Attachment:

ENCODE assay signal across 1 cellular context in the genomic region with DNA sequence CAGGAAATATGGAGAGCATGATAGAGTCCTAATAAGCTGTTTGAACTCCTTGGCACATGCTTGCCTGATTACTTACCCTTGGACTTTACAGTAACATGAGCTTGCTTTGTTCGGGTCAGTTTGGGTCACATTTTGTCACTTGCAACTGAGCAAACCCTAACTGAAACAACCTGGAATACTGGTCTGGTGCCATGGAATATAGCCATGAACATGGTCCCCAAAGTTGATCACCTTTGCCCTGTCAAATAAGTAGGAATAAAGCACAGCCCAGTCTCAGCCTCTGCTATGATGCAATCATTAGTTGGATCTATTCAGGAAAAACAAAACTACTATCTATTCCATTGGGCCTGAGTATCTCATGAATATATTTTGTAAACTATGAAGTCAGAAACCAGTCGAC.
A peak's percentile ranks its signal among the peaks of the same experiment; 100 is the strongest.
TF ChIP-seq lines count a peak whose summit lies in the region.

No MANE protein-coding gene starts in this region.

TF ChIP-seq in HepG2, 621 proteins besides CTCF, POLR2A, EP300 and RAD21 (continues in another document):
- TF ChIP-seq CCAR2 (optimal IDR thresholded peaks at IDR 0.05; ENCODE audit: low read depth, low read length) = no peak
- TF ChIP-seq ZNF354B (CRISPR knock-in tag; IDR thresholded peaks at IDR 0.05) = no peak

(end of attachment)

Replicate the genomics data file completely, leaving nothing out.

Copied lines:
ENCODE assay signal across 1 cellular context in the genomic region with DNA sequence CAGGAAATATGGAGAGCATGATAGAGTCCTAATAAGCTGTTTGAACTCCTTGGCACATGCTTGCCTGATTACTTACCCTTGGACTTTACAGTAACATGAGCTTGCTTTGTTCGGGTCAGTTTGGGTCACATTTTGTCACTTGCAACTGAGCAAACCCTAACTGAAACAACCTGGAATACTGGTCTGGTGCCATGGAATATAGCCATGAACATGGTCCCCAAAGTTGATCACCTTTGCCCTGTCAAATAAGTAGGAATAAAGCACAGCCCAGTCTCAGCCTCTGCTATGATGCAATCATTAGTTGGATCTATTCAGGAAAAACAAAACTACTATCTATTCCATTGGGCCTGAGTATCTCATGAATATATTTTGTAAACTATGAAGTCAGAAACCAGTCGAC.
A peak's percentile ranks its signal among the peaks of the same experiment; 100 is the strongest.
TF ChIP-seq lines count a peak whose summit lies in the region.

No MANE protein-coding gene starts in this region.

TF ChIP-seq in HepG2, 621 proteins besides CTCF, POLR2A, EP300 and RAD21 (continues in another document):
- TF ChIP-seq CCAR2 (optimal IDR thresholded peaks at IDR 0.05; ENCODE audit: low read depth, low read length) = no peak
- TF ChIP-seq ZNF354B (CRISPR knock-in tag; IDR thresholded peaks at IDR 0.05) = no peak